In its more complex form in a typical meeting like this most R&D folks even though very creative and full of ideas understand that the processes and values of many large companies do not support disruptive innovation that would foster new streams of revenue or shake up their entire industries and potentially increase market share and customer retention. This phenomenon was captured by Durkeim’s work “Rules of Sociological Methods”. In this work he explains:
“If I do not submit to the conventions of society, if in my dress I do not conform to the customs observed in my country and in my class, the ridicule I provoke, the social isolation in which I am kept, produce, although in an attenuated form, the same effects as punishment….” He eventually comes to the conclusion that “A social fact is to be recognized by the power of external coercion which it exercises or is capable of exercising over individuals, and the presence of this power may be recognized in its turn either by the existence of some specific sanction or by the resistance offered against every individual effort that tends to violate it”.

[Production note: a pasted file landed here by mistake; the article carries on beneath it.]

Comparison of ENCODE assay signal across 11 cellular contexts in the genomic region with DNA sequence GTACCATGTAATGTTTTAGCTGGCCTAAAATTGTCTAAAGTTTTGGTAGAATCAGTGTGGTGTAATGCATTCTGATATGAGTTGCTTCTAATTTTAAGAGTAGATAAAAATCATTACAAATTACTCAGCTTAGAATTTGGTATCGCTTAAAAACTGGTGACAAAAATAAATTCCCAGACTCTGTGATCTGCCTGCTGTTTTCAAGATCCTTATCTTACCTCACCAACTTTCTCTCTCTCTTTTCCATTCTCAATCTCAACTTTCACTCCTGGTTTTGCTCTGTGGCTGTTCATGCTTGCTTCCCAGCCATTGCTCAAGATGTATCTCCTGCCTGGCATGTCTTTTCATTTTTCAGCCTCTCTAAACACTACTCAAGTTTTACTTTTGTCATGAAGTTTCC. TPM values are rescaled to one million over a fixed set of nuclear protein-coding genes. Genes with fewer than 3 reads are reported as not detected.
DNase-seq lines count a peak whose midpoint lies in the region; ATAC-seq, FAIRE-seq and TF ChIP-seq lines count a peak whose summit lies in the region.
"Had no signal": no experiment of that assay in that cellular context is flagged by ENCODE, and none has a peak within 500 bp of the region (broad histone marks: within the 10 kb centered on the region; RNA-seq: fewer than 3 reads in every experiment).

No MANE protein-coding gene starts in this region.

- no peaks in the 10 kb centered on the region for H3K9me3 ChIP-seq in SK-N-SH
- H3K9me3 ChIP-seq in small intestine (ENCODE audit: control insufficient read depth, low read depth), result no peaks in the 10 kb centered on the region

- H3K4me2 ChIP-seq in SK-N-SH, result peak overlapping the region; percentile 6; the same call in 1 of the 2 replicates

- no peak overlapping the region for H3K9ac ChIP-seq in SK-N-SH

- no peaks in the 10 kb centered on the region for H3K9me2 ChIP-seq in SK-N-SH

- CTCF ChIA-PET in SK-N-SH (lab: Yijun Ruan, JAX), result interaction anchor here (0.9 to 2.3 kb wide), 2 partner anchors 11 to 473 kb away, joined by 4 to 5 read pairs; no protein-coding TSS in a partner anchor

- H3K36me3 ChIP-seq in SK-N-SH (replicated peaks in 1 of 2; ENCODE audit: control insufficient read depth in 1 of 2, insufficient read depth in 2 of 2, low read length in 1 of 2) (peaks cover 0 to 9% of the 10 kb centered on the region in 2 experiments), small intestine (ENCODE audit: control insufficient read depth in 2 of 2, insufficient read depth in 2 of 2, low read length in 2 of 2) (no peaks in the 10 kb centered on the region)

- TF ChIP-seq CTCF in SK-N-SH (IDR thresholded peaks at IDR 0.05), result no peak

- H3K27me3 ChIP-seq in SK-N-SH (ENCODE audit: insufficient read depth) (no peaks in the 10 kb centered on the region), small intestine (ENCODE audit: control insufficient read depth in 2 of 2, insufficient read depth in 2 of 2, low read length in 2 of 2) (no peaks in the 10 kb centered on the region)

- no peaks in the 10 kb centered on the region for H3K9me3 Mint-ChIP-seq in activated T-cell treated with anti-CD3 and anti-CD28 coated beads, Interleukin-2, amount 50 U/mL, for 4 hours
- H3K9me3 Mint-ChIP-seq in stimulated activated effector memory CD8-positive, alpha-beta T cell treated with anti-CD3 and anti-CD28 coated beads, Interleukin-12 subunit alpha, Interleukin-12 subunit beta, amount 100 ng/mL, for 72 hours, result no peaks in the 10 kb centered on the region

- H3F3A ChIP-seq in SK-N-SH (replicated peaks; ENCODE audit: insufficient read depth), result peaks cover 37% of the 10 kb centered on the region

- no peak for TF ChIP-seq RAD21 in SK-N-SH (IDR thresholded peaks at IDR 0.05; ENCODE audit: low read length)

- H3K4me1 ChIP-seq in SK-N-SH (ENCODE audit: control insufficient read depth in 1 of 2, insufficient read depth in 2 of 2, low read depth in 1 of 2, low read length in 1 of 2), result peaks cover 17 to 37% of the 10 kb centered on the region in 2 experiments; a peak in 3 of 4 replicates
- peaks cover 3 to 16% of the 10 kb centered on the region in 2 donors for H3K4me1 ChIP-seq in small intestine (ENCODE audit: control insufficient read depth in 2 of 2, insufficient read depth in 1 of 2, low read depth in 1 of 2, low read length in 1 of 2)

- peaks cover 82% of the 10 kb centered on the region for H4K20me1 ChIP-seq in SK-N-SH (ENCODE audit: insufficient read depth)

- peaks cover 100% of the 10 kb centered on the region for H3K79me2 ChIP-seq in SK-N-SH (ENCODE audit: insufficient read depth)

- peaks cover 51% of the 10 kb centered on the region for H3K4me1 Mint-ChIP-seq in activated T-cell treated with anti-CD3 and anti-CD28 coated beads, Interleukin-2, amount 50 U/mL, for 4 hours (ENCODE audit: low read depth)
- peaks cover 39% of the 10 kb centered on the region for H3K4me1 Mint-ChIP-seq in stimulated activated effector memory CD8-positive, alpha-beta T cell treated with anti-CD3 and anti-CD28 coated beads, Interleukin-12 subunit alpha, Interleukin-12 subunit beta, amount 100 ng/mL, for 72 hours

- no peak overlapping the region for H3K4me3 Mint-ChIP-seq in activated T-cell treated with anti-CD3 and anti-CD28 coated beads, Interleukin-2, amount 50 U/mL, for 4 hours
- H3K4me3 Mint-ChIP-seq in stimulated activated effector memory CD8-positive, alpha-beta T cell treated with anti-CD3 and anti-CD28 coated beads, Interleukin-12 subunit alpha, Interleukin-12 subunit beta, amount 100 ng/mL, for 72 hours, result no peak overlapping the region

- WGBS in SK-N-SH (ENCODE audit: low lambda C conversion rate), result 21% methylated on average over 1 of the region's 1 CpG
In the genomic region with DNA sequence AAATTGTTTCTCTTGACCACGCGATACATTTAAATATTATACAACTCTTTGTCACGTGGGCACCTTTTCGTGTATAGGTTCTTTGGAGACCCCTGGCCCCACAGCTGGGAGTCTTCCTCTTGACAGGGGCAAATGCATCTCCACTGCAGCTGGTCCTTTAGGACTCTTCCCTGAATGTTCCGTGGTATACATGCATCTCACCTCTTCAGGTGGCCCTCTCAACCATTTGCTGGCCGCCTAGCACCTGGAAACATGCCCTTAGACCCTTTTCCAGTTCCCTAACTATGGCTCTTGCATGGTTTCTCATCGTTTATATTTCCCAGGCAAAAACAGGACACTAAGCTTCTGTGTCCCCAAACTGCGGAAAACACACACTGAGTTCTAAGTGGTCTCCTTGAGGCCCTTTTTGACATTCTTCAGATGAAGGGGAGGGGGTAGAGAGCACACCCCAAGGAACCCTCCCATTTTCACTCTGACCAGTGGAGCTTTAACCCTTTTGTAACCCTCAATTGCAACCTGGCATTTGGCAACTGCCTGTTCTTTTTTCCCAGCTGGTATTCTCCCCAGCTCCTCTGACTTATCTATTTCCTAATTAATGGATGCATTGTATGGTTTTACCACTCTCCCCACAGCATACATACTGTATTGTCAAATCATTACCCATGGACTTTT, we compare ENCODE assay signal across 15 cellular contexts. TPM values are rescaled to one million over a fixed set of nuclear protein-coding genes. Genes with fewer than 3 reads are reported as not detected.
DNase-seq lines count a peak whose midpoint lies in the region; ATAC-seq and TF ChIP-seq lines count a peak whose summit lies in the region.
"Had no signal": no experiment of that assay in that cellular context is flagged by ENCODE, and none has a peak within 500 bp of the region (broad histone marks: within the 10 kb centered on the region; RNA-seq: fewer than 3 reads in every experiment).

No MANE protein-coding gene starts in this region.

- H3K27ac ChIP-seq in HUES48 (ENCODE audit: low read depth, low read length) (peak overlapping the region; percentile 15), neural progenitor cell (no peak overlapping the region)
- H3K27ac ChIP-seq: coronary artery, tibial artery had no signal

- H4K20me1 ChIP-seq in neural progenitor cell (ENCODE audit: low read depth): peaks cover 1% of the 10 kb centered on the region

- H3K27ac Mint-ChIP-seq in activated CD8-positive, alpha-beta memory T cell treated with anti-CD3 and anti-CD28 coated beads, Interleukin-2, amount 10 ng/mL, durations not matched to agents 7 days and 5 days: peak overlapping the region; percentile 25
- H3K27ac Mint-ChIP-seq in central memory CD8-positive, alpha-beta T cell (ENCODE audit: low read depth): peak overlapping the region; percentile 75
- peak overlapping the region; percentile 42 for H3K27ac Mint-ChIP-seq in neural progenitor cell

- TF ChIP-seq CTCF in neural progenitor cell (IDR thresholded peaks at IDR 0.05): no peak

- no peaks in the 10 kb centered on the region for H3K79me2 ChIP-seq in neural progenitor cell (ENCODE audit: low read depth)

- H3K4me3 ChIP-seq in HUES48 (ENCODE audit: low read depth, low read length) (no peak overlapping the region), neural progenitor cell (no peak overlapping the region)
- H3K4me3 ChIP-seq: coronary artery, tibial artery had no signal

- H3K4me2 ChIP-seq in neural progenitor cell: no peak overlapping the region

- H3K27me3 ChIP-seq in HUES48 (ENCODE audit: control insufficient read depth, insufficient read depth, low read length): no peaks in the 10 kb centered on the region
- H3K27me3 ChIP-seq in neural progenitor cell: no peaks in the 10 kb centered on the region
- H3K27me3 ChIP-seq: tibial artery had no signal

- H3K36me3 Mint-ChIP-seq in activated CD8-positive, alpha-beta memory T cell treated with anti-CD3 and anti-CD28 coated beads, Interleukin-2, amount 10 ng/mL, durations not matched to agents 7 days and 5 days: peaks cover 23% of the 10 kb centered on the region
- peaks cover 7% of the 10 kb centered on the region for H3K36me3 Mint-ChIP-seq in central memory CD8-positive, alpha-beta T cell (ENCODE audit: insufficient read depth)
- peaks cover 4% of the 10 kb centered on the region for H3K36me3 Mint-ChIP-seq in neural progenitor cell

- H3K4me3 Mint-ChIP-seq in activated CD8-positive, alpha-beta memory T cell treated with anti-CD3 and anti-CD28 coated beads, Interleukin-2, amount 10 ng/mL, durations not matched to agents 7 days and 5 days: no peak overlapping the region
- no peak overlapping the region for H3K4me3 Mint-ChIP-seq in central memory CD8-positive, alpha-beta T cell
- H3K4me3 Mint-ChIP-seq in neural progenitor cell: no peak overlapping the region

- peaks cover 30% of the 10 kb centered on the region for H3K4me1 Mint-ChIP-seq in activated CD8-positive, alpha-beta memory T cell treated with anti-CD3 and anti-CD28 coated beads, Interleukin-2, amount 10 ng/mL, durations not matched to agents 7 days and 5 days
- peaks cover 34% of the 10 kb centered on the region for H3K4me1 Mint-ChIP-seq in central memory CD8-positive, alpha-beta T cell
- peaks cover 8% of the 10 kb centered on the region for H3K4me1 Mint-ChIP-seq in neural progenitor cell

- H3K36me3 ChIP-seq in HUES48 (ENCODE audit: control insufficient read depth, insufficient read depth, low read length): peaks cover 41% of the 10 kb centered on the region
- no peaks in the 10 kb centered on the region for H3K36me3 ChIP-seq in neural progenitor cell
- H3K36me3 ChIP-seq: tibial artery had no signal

Leveraging the Organization’s External Mind
This creates a real conundrum for any company that needs to be innovative to maintain competitive advantage and indeed survival in a world where competitors come from inside and outside their given industries (Think Apple, RIM, Google or Hyundai and GM)
In the work entitled the “Extended Mind” Andy Clark and David Chalmers asked where does the mind stop and the world end? This question led them to looking at our “gameified” world and the classic game of Tetris. Clark and Chalmers found a piece of work done by David Kirsh and Paul Maglio. Below
is a quote from that work:
“In Tetris, falling geometric shapes must be rapidly directed into an appropriate slot in an emerging structure. A rotation button can be used. David Kirsh and Paul Maglio (1994) calculate that the physical rotation of a shape through 90 degrees takes about 100 milliseconds, plus about 200 milliseconds to select the button. To achieve the same result by mental rotation takes about 1000 milliseconds.